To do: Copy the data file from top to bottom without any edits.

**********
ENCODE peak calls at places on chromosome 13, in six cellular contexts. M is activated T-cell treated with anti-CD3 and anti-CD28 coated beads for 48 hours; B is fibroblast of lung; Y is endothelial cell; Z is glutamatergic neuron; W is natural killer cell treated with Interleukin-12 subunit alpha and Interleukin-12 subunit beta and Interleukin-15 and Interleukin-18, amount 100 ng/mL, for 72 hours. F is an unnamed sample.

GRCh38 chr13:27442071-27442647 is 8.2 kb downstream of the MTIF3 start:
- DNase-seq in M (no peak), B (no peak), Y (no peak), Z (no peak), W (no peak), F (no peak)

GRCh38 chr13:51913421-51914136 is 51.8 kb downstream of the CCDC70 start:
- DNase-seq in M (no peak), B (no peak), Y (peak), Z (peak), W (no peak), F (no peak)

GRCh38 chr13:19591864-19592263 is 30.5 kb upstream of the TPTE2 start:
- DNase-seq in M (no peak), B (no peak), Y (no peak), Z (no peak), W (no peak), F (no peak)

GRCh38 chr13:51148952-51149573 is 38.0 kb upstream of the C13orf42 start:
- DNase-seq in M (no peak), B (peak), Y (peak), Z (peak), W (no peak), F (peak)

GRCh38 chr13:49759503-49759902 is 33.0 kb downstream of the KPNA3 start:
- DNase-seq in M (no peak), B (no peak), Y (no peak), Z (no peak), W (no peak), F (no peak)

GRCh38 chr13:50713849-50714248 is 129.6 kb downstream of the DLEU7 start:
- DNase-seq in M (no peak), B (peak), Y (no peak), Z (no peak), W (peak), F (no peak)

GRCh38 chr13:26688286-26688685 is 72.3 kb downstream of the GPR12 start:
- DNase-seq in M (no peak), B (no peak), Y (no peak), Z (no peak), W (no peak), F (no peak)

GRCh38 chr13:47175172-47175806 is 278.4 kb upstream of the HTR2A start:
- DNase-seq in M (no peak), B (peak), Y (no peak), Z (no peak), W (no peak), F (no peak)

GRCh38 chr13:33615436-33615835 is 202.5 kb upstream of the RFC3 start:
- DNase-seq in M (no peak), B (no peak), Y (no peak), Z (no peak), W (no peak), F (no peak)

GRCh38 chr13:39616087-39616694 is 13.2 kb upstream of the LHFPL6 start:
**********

ENCODE peak calls at places on chromosome 13, in six cellular contexts. M is activated T-cell treated with anti-CD3 and anti-CD28 coated beads for 48 hours; B is fibroblast of lung; Y is endothelial cell; Z is glutamatergic neuron; W is natural killer cell treated with Interleukin-12 subunit alpha and Interleukin-12 subunit beta and Interleukin-15 and Interleukin-18, amount 100 ng/mL, for 72 hours. F is an unnamed sample.

GRCh38 chr13:27442071-27442647 is 8.2 kb downstream of the MTIF3 start:
- DNase-seq in M (no peak), B (no peak), Y (no peak), Z (no peak), W (no peak), F (no peak)

GRCh38 chr13:51913421-51914136 is 51.8 kb downstream of the CCDC70 start:
- DNase-seq in M (no peak), B (no peak), Y (peak), Z (peak), W (no peak), F (no peak)

GRCh38 chr13:19591864-19592263 is 30.5 kb upstream of the TPTE2 start:
- DNase-seq in M (no peak), B (no peak), Y (no peak), Z (no peak), W (no peak), F (no peak)

GRCh38 chr13:51148952-51149573 is 38.0 kb upstream of the C13orf42 start:
- DNase-seq in M (no peak), B (peak), Y (peak), Z (peak), W (no peak), F (peak)

GRCh38 chr13:49759503-49759902 is 33.0 kb downstream of the KPNA3 start:
- DNase-seq in M (no peak), B (no peak), Y (no peak), Z (no peak), W (no peak), F (no peak)

GRCh38 chr13:50713849-50714248 is 129.6 kb downstream of the DLEU7 start:
- DNase-seq in M (no peak), B (peak), Y (no peak), Z (no peak), W (peak), F (no peak)

GRCh38 chr13:26688286-26688685 is 72.3 kb downstream of the GPR12 start:
- DNase-seq in M (no peak), B (no peak), Y (no peak), Z (no peak), W (no peak), F (no peak)

GRCh38 chr13:47175172-47175806 is 278.4 kb upstream of the HTR2A start:
- DNase-seq in M (no peak), B (peak), Y (no peak), Z (no peak), W (no peak), F (no peak)

GRCh38 chr13:33615436-33615835 is 202.5 kb upstream of the RFC3 start:
- DNase-seq in M (no peak), B (no peak), Y (no peak), Z (no peak), W (no peak), F (no peak)

GRCh38 chr13:39616087-39616694 is 13.2 kb upstream of the LHFPL6 start: